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    What do you want NASA to do? Turn Curiosity off? I'm fairly sure that it isn't just looking for water but evidence of when water was present and more.
  8. Dec 23, 2015 #7
    Look for life of course. Or focus on a europa mission, or focus on sending a probe to investigate titan's methane lakes, or check our enceladus' under water ocean, etc, etc. I mean I can think of an infinite number of superior missions. We already know there was water on mars approximately up to 3 billion years ago. Curiosity should spend time finding ice so it can analyze the composition and look for advanced organic molecules rather than sift through dirt to confirm water existed.
  9. Dec 23, 2015 #8
    They had a satellite which saw water streaks on the surface. If they could some how use curiosity to intercept those streaks and investigate the liquid composition then that sounds more useful than re confirming that water is and has been on mars.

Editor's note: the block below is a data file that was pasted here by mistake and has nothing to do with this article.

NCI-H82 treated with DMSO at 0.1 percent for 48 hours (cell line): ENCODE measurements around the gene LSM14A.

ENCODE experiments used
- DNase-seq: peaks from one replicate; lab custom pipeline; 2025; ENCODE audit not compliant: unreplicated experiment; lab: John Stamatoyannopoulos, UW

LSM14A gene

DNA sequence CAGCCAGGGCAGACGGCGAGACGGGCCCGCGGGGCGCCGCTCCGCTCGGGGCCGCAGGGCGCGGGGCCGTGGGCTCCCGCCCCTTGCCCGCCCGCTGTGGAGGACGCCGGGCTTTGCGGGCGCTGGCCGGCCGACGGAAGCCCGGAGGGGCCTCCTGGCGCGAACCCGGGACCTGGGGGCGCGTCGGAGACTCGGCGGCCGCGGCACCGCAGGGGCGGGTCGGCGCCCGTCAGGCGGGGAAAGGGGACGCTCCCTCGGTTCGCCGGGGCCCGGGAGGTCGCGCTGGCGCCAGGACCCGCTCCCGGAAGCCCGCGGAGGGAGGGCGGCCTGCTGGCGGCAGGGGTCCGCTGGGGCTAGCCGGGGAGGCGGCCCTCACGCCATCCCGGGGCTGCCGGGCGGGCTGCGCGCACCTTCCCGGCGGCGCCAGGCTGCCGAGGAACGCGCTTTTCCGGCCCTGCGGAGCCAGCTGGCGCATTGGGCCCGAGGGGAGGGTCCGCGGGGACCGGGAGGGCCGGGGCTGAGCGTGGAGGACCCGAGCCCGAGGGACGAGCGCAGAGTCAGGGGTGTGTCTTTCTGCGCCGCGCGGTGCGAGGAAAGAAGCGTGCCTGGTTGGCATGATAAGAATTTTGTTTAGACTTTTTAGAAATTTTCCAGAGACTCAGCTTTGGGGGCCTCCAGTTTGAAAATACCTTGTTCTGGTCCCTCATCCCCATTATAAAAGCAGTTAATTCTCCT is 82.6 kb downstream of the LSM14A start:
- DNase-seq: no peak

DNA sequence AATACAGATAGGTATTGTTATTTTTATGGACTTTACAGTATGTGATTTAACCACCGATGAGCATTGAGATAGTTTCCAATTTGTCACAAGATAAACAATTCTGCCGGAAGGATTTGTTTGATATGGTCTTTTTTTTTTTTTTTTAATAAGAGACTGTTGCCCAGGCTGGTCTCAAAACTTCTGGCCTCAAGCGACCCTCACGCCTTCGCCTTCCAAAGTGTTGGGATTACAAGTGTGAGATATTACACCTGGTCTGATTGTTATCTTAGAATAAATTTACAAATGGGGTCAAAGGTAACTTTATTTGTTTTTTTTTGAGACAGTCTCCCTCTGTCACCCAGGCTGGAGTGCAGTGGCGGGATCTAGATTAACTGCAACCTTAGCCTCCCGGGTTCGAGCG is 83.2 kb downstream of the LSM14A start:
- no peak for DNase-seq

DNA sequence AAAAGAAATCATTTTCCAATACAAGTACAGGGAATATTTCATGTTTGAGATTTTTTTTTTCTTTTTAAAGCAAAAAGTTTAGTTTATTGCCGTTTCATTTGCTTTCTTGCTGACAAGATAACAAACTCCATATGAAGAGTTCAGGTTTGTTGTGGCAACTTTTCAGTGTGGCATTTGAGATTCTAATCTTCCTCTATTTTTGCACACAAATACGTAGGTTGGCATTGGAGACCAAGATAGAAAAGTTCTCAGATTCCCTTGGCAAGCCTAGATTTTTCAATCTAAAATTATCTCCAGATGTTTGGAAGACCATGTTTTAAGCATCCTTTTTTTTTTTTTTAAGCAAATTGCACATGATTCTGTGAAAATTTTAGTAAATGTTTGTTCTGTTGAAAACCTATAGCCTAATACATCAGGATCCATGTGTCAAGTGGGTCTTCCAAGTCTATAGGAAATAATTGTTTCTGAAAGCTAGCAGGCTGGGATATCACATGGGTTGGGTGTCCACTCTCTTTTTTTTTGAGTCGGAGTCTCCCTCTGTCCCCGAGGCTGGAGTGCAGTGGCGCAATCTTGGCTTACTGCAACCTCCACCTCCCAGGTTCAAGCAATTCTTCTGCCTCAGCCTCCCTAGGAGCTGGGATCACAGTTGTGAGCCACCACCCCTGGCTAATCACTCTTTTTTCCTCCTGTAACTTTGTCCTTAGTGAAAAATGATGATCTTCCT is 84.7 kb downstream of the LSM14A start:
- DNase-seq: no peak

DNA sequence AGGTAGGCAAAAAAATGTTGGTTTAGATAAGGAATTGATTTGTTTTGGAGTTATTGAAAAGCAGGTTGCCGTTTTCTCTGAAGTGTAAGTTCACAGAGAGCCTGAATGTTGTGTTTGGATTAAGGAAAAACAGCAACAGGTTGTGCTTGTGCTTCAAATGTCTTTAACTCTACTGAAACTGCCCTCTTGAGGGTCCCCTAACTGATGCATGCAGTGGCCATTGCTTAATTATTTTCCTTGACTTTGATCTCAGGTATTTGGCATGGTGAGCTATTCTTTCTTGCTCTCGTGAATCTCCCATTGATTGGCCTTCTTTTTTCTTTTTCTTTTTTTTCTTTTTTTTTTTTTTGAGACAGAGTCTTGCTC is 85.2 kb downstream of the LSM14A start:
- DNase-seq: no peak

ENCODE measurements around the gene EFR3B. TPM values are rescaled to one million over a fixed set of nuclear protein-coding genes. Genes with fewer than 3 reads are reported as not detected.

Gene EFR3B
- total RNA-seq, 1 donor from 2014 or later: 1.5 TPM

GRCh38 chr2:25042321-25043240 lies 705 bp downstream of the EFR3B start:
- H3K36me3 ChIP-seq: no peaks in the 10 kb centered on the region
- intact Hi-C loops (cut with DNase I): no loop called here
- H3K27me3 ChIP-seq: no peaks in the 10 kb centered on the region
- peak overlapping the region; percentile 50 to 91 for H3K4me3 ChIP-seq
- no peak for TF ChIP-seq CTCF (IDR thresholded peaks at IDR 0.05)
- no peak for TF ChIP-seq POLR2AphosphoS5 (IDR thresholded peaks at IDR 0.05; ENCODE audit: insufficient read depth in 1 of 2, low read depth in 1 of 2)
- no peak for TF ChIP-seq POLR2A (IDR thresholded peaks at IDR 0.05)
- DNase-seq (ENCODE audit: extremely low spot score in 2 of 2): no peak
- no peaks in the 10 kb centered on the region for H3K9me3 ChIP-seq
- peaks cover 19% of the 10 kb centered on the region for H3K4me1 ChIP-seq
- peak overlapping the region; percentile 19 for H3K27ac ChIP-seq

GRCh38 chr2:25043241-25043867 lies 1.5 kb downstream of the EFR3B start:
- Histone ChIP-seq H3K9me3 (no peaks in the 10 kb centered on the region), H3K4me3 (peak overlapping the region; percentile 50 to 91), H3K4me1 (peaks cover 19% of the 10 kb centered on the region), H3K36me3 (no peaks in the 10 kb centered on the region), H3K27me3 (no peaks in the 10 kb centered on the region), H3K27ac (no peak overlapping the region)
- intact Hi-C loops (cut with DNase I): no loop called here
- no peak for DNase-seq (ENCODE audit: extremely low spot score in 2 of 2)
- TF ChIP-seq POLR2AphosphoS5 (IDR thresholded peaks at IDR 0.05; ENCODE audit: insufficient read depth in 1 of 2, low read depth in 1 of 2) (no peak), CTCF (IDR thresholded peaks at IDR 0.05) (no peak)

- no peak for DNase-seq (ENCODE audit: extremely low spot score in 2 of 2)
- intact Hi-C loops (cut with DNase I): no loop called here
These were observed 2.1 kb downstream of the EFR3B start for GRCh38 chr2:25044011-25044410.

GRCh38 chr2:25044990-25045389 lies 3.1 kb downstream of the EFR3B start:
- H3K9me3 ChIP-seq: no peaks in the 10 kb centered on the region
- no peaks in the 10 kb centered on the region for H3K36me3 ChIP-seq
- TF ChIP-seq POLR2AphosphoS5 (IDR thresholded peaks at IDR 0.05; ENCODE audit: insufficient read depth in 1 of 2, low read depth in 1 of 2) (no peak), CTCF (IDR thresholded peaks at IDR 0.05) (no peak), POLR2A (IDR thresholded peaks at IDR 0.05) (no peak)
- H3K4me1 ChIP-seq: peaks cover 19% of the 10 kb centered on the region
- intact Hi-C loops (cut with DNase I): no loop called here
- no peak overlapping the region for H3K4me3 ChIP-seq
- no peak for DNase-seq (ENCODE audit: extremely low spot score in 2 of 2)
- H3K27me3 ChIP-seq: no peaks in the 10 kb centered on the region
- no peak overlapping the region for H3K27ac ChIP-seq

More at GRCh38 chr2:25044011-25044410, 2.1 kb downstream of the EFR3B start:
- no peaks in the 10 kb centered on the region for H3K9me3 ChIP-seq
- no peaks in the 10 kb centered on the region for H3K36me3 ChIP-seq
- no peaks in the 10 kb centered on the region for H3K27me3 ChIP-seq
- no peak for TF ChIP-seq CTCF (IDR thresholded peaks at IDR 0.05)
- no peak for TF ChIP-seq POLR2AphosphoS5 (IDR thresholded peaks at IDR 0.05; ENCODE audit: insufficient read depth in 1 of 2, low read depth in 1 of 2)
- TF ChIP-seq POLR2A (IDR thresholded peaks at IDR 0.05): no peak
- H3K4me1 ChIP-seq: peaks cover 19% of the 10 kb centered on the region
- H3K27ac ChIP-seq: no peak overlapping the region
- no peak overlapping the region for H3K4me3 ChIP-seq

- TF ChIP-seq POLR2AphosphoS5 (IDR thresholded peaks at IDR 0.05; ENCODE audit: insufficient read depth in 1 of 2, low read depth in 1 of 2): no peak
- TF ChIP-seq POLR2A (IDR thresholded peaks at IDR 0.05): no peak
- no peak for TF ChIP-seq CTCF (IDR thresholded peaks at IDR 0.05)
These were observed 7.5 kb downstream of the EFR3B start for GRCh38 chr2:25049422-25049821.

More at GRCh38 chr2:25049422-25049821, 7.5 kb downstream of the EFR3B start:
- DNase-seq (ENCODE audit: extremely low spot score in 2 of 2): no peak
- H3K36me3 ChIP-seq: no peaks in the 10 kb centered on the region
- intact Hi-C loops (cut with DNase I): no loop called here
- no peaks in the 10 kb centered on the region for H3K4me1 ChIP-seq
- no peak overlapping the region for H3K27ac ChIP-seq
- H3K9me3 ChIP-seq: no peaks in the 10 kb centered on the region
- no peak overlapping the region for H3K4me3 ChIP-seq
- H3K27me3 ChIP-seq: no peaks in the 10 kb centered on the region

10. Dec 23, 2015 #9


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    Unless the landing spot has been chosen right, that could involve a long journey for Curiosity.
  11. Dec 23, 2015 #10


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    From here: https://www.nasa.gov/mission_pages/msl/overview/index.html

    Curiosity isn't just focused on water, but because water is so important to life as we know it finding out when, where, and how water existed on Mars is a primary goal of the mission.

    From here: http://www.nasa.gov/about/whats_next.html

    That's why we're focused on Mars.

    Obviously the experts at NASA and all the institutes associated with NASA disagree with you, as we're still making Mars a priority and analyzing its soil. Don't you think they may actually have some very good reasons for this?
  12. Dec 23, 2015 #11